Paul Coplan, ScD, MBA, is vice president and head of Medical Device Epidemiology and Real-World Data Sciences at Johnson and Johnson. Paul is involved in predictive analytics, finding solutions to lack of unique device identifier information in electronic health records, benefit-risk assessment, label extensions using real-world evidence, linking digital and wearable data with electronic medical record data, and building international database applications for medical devices. Paul has played a key role in the successful FDA approval of 8 pediatric and 1 adult vaccine and 9 drugs over the past 24 years in pharmaceutical and biologic drugs, vaccines and medical device research. He has published over 70 peer-reviewed journal articles and over 400 conference abstracts/posters. He has conducted studies in 15 countries and established clinical trial centers in Africa and Southeast Asia for HIV vaccine and microbicide research. Paul is also an adjunct assistant professor in Epidemiology at the University of Pennsylvania Perelman School of Medicine. He has a Doctor of Science degree in Epidemiology and Biostatistics from Harvard University, an MBA from Wharton Business School at the University of Pennsylvania, a Master of Science in Public Health and Nutrition from the University of Massachusetts, a BS Honors in Biochemistry and Physiology and a Bachelors in Medical Sciences from the University of Witwatersrand.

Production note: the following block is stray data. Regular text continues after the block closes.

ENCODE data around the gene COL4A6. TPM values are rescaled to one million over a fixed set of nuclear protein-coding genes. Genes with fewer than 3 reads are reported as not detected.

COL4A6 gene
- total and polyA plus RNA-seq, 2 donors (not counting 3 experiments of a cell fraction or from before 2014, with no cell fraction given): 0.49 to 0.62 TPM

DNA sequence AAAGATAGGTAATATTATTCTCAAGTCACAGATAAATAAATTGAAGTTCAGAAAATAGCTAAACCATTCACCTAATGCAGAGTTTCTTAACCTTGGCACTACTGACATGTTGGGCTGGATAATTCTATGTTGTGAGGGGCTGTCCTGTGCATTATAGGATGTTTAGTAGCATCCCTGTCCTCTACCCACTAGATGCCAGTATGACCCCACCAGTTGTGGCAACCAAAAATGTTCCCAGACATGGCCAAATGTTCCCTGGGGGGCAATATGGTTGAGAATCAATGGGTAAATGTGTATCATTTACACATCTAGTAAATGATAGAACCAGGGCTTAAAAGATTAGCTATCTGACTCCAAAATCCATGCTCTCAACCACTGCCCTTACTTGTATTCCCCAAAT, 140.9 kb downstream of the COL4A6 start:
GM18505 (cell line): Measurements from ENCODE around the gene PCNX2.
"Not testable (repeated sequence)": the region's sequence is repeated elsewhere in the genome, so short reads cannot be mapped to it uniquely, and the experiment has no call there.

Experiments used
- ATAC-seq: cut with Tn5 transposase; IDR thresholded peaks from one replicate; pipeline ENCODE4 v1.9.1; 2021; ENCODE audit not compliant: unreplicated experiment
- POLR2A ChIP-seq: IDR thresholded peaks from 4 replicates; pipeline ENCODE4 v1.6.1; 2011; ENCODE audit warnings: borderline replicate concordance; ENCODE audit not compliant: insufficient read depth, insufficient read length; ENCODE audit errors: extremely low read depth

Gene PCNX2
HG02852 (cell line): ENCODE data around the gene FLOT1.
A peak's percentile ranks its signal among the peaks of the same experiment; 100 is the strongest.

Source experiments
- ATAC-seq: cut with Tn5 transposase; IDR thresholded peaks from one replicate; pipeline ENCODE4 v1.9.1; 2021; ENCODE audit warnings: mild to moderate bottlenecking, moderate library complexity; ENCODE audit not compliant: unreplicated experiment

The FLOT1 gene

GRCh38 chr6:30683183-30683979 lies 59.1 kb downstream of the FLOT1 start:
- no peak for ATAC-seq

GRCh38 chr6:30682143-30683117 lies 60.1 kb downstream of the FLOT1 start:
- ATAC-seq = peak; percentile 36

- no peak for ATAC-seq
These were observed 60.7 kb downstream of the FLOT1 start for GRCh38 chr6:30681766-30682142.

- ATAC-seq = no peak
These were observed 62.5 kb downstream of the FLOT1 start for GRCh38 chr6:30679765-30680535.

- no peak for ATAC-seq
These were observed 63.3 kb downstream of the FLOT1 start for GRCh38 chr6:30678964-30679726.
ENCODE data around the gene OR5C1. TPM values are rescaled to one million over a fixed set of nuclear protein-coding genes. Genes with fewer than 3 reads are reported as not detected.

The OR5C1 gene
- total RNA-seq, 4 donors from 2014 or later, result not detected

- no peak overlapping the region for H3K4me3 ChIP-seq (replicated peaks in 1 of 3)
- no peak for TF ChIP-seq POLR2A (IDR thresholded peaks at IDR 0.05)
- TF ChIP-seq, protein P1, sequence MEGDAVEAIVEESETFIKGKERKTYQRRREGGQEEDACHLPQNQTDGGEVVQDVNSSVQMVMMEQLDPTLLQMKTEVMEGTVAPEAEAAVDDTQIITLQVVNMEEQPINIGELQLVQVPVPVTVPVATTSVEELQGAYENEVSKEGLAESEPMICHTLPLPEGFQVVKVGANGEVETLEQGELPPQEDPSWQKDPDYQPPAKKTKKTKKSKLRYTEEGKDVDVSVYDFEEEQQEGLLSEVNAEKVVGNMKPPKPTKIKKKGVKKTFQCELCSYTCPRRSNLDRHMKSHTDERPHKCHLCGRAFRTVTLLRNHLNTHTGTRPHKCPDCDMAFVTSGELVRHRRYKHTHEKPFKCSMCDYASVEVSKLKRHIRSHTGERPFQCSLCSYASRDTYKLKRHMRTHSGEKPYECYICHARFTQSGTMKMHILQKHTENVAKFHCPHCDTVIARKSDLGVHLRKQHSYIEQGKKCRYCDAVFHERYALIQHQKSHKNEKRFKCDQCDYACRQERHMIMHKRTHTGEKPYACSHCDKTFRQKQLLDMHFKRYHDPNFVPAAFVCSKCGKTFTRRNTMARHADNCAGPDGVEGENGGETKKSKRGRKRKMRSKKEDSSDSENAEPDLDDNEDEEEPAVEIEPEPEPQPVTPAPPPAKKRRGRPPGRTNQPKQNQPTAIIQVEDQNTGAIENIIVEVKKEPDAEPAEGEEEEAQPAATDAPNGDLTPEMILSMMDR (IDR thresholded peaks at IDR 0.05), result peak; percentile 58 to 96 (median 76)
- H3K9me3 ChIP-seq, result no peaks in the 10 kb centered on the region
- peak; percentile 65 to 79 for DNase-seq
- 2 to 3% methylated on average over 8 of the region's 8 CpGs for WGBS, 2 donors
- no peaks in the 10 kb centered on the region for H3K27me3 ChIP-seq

Paul has led or participated in pre-competitive initiatives for collaboration between companies, regulators and academics in creating benefit-risk frameworks for medical product evaluations, assessing the safety of antiretroviral cocktail therapies for HIV, establishing methods for safety surveillance of vaccines using real-world evidence, establishing clinical trial infrastructure in Africa and Southeast Asia for HIV vaccine and microbicide trials, establishing regulatory pathways for approval of treatments of infectious diseases in developing countries, building and evaluating Risk Evaluation and Mitigation Strategies (REMS) to train healthcare providers on safer opioid prescribing, and establishing methods for evaluating postmarket effectiveness of opioids intended to reduce opioid overdose and abuse.